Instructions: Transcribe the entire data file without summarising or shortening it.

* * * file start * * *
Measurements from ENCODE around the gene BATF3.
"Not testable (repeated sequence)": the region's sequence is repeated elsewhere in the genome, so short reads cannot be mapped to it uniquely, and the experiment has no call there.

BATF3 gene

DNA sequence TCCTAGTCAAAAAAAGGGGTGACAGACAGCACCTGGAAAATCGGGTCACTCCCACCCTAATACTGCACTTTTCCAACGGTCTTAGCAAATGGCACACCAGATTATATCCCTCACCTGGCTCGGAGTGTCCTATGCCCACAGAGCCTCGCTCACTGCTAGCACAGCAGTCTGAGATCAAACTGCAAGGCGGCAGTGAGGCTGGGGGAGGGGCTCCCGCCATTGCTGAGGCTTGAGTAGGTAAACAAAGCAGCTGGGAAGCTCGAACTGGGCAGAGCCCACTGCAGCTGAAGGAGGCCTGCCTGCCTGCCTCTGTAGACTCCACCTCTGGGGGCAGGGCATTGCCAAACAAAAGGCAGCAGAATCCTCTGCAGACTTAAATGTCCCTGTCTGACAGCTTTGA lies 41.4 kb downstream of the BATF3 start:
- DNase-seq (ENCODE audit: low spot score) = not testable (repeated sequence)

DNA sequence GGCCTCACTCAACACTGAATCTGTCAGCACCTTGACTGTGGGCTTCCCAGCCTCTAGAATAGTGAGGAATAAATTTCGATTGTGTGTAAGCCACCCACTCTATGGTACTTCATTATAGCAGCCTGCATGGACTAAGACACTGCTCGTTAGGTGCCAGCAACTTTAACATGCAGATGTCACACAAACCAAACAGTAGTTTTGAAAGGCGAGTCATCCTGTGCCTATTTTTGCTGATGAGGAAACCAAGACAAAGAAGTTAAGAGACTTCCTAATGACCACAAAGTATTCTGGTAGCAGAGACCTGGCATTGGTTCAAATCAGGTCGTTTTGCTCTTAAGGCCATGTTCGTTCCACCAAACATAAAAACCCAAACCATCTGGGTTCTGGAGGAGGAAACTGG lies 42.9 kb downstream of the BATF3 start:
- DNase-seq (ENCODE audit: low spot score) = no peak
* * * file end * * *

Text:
Measurements from ENCODE around the gene BATF3.
"Not testable (repeated sequence)": the region's sequence is repeated elsewhere in the genome, so short reads cannot be mapped to it uniquely, and the experiment has no call there.

BATF3 gene

DNA sequence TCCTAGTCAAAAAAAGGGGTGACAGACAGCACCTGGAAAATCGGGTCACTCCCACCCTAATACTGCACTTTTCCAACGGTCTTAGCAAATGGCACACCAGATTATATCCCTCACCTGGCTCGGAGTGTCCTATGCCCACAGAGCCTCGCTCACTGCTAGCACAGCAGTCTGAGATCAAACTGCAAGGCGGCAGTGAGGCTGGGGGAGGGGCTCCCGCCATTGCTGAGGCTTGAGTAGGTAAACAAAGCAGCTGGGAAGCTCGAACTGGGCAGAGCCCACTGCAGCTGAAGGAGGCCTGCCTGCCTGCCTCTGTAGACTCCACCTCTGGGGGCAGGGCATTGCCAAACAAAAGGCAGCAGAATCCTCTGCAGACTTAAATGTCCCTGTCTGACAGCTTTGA lies 41.4 kb downstream of the BATF3 start:
- DNase-seq (ENCODE audit: low spot score) = not testable (repeated sequence)

DNA sequence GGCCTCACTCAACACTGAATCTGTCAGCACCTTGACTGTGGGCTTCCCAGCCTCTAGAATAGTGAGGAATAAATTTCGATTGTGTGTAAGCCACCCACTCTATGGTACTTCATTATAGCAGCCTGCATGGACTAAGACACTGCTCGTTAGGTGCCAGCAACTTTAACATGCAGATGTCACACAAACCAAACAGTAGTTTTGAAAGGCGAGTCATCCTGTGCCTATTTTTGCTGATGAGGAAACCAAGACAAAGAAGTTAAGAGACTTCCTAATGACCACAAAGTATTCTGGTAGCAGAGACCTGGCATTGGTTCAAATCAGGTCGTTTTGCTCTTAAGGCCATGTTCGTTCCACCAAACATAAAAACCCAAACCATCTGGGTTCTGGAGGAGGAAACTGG lies 42.9 kb downstream of the BATF3 start:
- DNase-seq (ENCODE audit: low spot score) = no peak